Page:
0
\$\begingroup\$

I'm working on a 2D game for WPF8 using XNA 4.0.

Everything goes great, but it's too fast. I was just wondering, what could I do between the end of the game and the score screen, and before the game starts? I'm looking for a sample of how to do that (black screen with "loading" write in windows phone style) or a way to implement it.

\$\endgroup\$
  • 5
    \$\begingroup\$ Why show a loading screen when it is completly unnecessary? Why don't you just make some smooth transition? \$\endgroup\$ – Lasse Dec 5 '13 at 10:16
  • \$\begingroup\$ Yeah, that also a solution, but i didn't find any way to do that. Like a library with transition animation. \$\endgroup\$ – Gabson Dec 5 '13 at 10:17
3
\$\begingroup\$

No code from me, since I'm not that experienced with XNA, but this is more a general "issue":

  • First of all - as mentioned in the comments - do not (never ever!) add fake loading screens! People will think it's really that ressource heavy which can show your app in a worse light than it actually should be. Especially on mobile you don't usually trust an app showing constant loading screens to safe battery for example.

  • Instead, add a transition. A very easy to do transition would be blending to/from black. You can do more interesting stuff when using shaders and render to texture, but this one should be more than sufficient to slow down pace a bit.

The basic steps are pretty much self-explanatory and there are multiple ways to approach this, also depending a bit on how you handle your game state, progress, etc.

  • Rather than switching game state immediately, e.g. from GAME_PLAYING to GAME_HIGHSCORE, you'd set some counter. Let's call it blending_time.
  • From there on, as long as blending_time isn't equal to zero, you'll just draw a black quad over the whole screen, using an alpha value based on the time left.
  • Once your counter reaches zero, you do'd the state switch.
  • To get a soft blending in, you could then reverse the whole thing.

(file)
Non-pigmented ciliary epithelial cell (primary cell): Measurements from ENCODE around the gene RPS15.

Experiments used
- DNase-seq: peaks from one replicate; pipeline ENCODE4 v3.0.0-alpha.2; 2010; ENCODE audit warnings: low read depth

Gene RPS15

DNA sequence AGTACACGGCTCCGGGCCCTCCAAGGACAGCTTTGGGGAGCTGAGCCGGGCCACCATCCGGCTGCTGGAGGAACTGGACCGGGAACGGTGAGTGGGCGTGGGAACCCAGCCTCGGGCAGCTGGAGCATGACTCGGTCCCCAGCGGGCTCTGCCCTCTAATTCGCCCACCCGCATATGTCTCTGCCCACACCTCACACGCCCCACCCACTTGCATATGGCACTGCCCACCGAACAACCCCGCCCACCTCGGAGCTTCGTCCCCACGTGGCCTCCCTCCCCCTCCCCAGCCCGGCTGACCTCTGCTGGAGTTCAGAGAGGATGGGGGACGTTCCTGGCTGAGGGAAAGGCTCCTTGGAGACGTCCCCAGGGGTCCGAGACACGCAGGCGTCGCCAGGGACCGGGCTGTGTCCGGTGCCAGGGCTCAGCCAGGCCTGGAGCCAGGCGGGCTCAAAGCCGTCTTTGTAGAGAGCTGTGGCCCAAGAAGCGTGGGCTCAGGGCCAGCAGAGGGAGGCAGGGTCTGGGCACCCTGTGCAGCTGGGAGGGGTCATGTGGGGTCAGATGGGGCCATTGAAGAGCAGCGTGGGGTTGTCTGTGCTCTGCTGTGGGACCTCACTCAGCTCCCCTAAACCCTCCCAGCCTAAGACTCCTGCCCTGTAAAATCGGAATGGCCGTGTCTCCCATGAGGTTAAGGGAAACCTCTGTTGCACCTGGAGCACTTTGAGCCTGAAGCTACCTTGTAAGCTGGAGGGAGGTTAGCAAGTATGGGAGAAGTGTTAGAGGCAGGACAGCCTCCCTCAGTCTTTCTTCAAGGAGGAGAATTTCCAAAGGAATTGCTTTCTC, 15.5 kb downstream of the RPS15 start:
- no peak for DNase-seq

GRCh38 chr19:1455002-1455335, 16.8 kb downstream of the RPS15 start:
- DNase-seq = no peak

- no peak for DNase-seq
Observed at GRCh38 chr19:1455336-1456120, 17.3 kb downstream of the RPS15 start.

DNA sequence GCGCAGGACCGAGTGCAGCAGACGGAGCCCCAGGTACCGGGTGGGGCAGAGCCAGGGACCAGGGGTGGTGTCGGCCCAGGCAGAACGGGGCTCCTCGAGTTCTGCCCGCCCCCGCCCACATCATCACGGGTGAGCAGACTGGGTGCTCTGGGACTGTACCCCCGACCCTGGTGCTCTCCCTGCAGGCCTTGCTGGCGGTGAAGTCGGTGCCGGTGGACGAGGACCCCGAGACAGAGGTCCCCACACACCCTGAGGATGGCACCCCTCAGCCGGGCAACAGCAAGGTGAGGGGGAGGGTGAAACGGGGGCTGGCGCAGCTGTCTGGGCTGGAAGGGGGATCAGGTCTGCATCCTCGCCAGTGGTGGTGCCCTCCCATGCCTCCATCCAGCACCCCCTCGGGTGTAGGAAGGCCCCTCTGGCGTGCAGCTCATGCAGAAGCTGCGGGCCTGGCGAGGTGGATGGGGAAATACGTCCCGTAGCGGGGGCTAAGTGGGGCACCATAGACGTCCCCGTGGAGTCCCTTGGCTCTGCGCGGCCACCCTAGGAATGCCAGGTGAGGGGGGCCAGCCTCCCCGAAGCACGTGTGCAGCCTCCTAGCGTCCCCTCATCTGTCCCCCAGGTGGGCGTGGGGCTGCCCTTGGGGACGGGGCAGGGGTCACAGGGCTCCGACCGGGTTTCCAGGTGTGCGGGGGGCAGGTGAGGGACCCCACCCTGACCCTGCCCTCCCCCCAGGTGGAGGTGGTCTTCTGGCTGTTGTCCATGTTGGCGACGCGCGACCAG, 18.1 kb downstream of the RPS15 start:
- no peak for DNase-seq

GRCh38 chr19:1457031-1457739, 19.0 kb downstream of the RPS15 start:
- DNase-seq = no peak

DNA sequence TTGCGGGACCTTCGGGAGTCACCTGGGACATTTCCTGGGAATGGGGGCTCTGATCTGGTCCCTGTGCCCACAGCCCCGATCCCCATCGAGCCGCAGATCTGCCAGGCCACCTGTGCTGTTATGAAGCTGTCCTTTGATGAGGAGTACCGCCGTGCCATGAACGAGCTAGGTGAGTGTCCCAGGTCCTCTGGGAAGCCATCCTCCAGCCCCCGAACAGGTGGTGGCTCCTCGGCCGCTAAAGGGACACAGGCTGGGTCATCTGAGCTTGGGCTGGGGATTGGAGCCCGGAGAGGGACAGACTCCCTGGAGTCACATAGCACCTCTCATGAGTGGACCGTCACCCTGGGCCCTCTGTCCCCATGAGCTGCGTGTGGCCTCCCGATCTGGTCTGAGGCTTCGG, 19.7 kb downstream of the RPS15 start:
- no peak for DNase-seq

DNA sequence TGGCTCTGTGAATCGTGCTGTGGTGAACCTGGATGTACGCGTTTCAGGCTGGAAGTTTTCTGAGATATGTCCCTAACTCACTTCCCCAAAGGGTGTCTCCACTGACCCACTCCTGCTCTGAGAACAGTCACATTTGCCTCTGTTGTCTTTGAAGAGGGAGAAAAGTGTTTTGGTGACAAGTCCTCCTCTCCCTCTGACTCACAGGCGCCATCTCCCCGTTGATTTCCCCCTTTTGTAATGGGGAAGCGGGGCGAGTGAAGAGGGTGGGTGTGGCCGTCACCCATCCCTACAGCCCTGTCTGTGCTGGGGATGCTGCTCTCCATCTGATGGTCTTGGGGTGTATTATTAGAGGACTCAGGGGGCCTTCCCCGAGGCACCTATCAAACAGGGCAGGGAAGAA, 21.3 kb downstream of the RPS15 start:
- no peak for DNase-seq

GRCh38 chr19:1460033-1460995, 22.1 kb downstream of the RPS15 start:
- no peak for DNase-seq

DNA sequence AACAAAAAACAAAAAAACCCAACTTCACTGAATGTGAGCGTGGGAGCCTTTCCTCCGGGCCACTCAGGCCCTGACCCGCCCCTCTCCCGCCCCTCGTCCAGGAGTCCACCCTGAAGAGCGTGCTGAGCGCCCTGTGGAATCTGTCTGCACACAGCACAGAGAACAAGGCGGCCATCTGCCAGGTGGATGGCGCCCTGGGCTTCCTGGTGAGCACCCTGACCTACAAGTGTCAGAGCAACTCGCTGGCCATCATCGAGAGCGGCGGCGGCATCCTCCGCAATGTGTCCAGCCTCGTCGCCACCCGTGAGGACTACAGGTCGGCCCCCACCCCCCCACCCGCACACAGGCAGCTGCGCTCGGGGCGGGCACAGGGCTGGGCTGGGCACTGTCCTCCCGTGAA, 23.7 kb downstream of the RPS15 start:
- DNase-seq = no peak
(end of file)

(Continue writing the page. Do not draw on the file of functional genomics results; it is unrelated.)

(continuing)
• Again set blending_time to the time you'd like to blend (you might want to use a different value or some toggle to identify whether blending to or from black).
  • As long as blending_time isn't 0, you'd draw once again a black quad over the whole scene with its alpha depending on the time left (this time starting with 100% opaque).
\$\endgroup\$
  • \$\begingroup\$ Agreed, but also think about whether you really have nothing to do in this time. Some games post high scores to a server, some show advertising, some show fancy animations. If it's the sort of game where you die and get catapulted back to the last checkpoint, time is merely needed for the player to mentally reset and get ready, so a simple countdown and some appropriate music/SFX to hype them up is enough. \$\endgroup\$ – David Cummins Dec 5 '13 at 10:51
1
\$\begingroup\$

If you are looking for a smooth image transition, there is a cool and extremely-easy-to-implement shader that was used in Incredipede. In this GDC 2013 talk the art team explain it in detail. I have also implemented it in Unity. If you want to see the code to get the idea and translate it to XNA, there it is:

Shader "Custom/InkPress"
{
    Properties
    {
            _MainTex ("Base (RGB)", 2D) = "white" {}
            _BlurTex ("Base (RGB)", 2D) = "white" {}
    }
    SubShader
    {
            Pass
            {
                    //Usual post processing setup
                    ZTest Always Cull Off ZWrite Off
                      Fog { Mode off }

                    CGPROGRAM
                    #pragma vertex vert
                    #pragma fragment frag
                    #pragma target 2.0

                    #include "UnityCG.cginc"

                    struct v2f {
                            float4 pos : POSITION;
                            float2 uv : TEXCOORD0;
                    };

                    v2f vert (appdata_img v)
                    {
                        v2f o;
                            o.pos = mul(UNITY_MATRIX_MVP, v.vertex);
                            o.uv = v.texcoord.xy;
                            return o;
                    }

                    sampler2D _MainTex;
                    sampler2D _BlurTex;
                    float _threshold;

                    float4 frag( v2f v ) : COLOR
                    {
                        // Step 1: Get the brightness of the blur texture
                        float2 vUv = v.uv;
                        float4 returnColour = float4(1.0 , 1.0 , 1.0 , 1.0);
                        float3 texColour = tex2D(_BlurTex , v.uv).xyz;
                        float bright = (texColour.r + texColour.g + texColour.b) / 3.0;

                        //Step 2: Return the main texture pixel colour if its brightness is bellow
                        //the threshold. Clear the pixel otherwise.
                        if(bright < _threshold)
                        {
                                returnColour = tex2D(_MainTex , v.uv);
                        }

                        return returnColour;
                    }
                    ENDCG
            }
    } 
    FallBack "Diffuse"
}

The shader above is just the transition. To achieve a better effect you should blur the image before as stated in the talk. I have omitted the blur part for the sake of simplicity.

If you want more detail and the full source, you can check my page.

\$\endgroup\$

Your Answer

By clicking “Post Your Answer”, you agree to our terms of service, privacy policy and cookie policy

Not the answer you're looking for? Browse other questions tagged or ask your own question.